I am one generation removed from the kind of poverty and strife that has long been woven into the fabric of Atlantic Canadian literature. My mother was born and raised in a Cape Breton mining town, one of eleven kids, and many details of her life are not out of the ordinary, given the time and place. Abusive alcoholic father who worked in the perilous mines? Check. Unspeakably cruel Catholic school? Check. Not enough food for thirteen people in a three-bedroom house that didn’t have an indoor toilet for much of her childhood? Check.
When I set out to write my novel, Crow—about a dying woman returning to her struggling homeland, in a family full of hard luck “lunatics and criminals”—I had all the inspiration I needed to write one doozy of a depressing book. What emerged, however, was something different: a darkly themed story that might make you snort tea out of your nose if you’re not careful.
I didn’t set out to write a funny novel. It kind of just happened because that’s the culture I’ve been steeped in my whole life. The place and the people I come from have long been adept at “hanging on by the skin of our teeth” and finding the funny side of… well, anything. Whether it be stories about “Potatoes and Point” for supper, or my mother and her sisters fighting over who’d get to sleep next to the family bed-wetter in the hopes of some fleeting warmth on cold nights, or the laughter that ensued when the ashes of my cranky great aunt blew back in the minister’s face as he opened the urn at her waterfront memorial service, the message was clear: find light in the darkness.
For many writers with roots in Atlantic Canada’s mining and fishing towns, or other rural communities, such comically skewed views of the world help us transform the hardships of “home” into storytelling gold.
The title of Newfoundland author Tracey Waddleton’s debut short story collection (Send More Tourists…The Last Ones Were Delicious from Breakwater Books, July 2019) is itself a nod to the kind of surprising, subversive humour that often shows up in her work, and in Atlantic Canadian literature. “Dark humour naturally sneaks into my writing as a kind of lubricant for difficult topics,” Waddleton says. “It’s easier to consume reality when you’re already laughing.”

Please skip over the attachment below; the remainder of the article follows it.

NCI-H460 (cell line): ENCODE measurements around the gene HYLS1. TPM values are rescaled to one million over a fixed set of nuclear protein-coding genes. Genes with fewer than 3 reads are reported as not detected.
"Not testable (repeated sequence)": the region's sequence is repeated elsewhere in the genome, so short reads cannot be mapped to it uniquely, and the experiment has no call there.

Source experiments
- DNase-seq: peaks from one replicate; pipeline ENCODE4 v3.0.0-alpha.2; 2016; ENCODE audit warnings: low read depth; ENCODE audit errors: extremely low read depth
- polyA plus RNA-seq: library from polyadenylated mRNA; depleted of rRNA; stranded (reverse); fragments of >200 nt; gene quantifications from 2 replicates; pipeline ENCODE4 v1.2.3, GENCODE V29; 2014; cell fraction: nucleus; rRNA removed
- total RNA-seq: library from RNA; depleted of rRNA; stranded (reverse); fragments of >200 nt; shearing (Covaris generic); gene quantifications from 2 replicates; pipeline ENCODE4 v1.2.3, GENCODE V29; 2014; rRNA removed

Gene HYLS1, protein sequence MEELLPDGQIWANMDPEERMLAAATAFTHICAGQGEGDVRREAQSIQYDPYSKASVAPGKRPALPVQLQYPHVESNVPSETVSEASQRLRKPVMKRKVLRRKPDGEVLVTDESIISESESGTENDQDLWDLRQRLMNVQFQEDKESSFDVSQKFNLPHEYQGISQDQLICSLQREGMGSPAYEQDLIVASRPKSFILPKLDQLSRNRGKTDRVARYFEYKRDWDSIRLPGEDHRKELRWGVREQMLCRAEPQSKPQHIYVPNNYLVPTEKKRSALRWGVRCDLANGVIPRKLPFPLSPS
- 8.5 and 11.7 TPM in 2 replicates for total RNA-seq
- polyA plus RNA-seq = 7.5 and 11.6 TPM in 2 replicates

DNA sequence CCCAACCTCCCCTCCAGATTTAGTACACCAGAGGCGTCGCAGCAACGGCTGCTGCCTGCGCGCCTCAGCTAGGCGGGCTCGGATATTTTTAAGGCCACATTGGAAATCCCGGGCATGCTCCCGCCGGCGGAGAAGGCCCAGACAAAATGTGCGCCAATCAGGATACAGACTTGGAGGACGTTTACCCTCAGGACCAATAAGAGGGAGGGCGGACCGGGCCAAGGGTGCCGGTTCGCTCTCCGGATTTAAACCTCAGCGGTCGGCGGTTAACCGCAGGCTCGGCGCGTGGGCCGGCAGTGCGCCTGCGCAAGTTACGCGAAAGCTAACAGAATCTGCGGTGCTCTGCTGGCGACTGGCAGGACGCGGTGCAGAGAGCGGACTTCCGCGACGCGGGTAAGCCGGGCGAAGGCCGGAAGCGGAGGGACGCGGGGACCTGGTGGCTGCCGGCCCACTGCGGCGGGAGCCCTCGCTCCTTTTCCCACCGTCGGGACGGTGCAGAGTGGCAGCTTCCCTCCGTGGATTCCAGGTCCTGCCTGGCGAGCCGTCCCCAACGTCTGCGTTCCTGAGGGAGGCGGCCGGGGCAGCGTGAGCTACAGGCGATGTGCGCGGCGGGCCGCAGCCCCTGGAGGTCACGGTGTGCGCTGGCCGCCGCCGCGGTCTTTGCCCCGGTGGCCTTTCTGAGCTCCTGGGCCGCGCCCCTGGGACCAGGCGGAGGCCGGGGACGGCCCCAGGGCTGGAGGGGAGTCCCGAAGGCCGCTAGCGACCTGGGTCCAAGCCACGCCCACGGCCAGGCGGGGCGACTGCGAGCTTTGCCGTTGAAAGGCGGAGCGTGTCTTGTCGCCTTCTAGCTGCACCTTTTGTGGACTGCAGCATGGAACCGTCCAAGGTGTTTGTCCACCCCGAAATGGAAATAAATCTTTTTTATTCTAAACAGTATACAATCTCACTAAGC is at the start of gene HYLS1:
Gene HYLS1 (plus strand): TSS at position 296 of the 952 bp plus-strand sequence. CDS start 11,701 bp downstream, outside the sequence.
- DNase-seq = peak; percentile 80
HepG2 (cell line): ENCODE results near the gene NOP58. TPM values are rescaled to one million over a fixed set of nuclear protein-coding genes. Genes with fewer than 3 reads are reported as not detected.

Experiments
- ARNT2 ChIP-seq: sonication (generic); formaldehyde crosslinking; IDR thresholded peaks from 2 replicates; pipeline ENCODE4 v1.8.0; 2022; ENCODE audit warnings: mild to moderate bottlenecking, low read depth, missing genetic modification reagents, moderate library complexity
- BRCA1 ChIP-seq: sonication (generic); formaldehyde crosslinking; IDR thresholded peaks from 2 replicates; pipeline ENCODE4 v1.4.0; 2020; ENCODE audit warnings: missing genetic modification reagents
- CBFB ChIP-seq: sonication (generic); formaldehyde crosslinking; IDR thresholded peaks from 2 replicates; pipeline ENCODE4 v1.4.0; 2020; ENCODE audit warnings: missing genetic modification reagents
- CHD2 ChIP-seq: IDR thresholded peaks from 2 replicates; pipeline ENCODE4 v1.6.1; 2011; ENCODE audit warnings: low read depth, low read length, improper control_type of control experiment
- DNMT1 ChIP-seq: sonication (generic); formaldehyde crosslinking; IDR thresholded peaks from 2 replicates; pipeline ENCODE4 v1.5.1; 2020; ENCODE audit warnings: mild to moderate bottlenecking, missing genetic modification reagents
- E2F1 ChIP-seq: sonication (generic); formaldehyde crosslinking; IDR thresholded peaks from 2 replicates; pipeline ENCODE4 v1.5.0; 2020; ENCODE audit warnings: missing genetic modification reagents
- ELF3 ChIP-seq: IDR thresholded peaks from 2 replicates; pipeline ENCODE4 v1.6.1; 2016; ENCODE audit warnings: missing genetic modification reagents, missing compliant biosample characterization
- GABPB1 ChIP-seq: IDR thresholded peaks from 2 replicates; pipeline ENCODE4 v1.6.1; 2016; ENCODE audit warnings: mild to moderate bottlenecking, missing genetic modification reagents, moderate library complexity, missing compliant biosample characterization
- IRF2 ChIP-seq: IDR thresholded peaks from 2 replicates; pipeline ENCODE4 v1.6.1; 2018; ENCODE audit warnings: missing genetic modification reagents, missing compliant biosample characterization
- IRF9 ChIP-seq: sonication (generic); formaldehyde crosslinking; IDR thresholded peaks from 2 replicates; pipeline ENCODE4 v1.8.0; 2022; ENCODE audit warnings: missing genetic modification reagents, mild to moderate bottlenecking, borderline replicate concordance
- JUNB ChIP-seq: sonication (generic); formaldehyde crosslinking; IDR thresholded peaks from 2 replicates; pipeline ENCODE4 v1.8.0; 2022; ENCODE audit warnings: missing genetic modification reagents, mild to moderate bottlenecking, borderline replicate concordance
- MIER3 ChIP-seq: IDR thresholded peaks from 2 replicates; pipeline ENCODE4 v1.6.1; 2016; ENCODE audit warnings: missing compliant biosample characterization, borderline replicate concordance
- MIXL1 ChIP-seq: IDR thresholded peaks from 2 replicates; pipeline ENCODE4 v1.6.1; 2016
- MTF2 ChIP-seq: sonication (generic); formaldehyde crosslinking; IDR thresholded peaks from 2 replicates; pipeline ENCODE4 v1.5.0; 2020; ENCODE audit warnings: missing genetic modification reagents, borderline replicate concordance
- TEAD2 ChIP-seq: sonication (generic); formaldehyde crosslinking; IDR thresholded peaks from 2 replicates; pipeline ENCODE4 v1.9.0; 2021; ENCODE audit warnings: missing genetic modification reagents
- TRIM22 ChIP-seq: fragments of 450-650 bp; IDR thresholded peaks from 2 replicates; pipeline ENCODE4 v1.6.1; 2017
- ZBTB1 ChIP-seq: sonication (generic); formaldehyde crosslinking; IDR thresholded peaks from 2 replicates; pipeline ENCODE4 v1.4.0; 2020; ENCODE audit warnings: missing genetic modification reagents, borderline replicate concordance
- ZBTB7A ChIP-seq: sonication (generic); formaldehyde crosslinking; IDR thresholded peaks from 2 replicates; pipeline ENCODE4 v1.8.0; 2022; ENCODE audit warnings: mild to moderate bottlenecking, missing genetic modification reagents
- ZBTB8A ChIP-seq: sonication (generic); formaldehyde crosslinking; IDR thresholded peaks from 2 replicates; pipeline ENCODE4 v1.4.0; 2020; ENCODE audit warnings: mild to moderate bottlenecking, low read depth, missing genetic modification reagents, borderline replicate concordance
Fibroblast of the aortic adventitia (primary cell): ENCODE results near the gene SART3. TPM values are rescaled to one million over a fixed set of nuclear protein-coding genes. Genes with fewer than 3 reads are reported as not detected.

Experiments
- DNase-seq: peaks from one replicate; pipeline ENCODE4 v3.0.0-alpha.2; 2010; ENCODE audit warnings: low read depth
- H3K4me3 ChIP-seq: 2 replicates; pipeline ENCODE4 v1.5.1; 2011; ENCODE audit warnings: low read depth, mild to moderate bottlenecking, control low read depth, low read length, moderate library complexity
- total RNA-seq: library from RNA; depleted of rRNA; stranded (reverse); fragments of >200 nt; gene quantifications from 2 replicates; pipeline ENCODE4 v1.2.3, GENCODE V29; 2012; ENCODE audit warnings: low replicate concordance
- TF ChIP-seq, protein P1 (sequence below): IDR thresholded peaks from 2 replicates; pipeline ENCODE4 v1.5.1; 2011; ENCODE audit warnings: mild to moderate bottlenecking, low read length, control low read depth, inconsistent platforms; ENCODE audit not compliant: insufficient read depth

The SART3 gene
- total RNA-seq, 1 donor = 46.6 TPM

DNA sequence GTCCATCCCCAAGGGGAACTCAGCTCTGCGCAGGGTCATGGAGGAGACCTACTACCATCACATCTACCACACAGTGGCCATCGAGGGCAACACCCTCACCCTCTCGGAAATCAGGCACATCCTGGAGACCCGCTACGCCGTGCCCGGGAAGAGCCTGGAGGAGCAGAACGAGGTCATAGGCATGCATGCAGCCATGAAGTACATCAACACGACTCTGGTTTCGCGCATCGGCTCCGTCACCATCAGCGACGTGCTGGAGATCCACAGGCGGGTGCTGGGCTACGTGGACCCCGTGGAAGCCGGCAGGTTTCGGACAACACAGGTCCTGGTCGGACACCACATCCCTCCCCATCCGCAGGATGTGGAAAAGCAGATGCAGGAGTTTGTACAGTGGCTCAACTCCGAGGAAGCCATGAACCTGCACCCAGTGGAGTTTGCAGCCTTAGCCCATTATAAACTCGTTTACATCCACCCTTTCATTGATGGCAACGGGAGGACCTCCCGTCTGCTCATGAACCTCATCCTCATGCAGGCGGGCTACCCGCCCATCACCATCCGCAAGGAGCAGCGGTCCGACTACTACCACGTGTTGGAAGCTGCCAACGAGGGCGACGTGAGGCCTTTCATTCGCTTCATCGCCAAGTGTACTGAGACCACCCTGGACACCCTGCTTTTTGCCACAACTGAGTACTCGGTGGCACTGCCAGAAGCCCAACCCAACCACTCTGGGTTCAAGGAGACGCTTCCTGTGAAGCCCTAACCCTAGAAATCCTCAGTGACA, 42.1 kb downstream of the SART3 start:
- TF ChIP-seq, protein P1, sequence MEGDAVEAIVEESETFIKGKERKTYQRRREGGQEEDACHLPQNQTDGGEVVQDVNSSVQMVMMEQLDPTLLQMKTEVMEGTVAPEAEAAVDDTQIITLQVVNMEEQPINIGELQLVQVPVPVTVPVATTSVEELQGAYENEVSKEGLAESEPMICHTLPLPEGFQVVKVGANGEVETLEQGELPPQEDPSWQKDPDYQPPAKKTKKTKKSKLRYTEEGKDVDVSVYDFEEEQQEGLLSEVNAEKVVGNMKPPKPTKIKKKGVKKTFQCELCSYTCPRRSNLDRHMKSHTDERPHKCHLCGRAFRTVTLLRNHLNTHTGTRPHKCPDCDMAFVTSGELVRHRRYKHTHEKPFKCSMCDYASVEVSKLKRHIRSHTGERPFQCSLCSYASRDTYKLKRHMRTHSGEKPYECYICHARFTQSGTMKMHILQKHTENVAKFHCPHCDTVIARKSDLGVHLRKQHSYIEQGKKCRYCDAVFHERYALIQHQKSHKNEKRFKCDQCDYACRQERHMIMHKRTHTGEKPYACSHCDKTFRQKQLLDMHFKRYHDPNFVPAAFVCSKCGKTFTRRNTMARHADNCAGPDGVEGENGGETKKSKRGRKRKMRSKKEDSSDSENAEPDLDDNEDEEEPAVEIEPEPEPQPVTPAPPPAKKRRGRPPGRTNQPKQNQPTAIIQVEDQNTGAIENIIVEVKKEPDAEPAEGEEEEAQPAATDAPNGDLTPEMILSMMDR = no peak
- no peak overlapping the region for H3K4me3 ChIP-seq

Indeed, there’s no shortage of difficult topics, given the socio-economic reality of many Atlantic Canadian communities—historically and currently. “There’s so much trauma in rural communities, it reaches a kind of surreal pitch: the weather, the isolation, the lack of infrastructure and economic stability, abuse and alcoholism, the dangers inherent in fishing on the wild North Atlantic,” Waddleton says. “At some point, all you can do is joke about it. It’s a coping mechanism. A distraction. A means to survival when everything seems bleak.”
Finding ways to laugh in the face of tough circumstances and long-standing struggle demands a certain perspective, but not the kind that discounts, diminishes or ignores reality. Rather, the kind that seeks to see both beyond and deeper into it. Prince Edward Island poet Chris Bailey—who launched his debut collection What Your Hands Have Done (Nightwood Editions) last fall—draws on his experience as a fisherman, and themes of loss, heartbreak, violence, death and “the malaise of existing” surface in his work alongside an on-point reference to The Simpsons, and a healthy dose of swearing. “When experiencing any hardship, it’s so easy to be myopic,” Bailey says. “You can’t see beyond yourself, your own problems. But if you can laugh about it, then there’s a light that gets in and you see a little further, even if it’s only a brief glimpse.”
So what is it that we see, when we turn to humour despite—or because of—hardship? In the context of writers and artists in Atlantic Canada, Tracey Waddleton says, “It’s a kind of anti-shame that results in brasher, bolder work. We can showcase the incidents that tear apart lives and communities without alienating our audience, thus passing on important layers of our culture that might normally have been swept under the rug.” It can also have a more personal impact, and as Chris Bailey notes, “There’s less taken for granted when you’re given something after going without, or with so little, for so long.” Humour can show us the place where absurdity meets adversity. It can intensify the flashes of joy that pierce the haze of grief. For me, writing about death, poverty and familial dysfunction in Crow brought into clearer focus the strength, resilience and sense of community that pulls us through things that might otherwise trick us into thinking that we’re weak, defeated and alone.
By embracing the blurry lines between “serious” and “funny” writing, and working from a sense of honesty, bravery and love for the people, places and stories that shape us, we strengthen an important creative cultural narrative of our region. Legendary Cape Breton author Alistair MacLeod concluded his novel, No Great Mischief, with the profoundly true phrase, “All of us are better when we’re loved.” It seems just as profoundly true that all of us are better when we’ve laughed. ■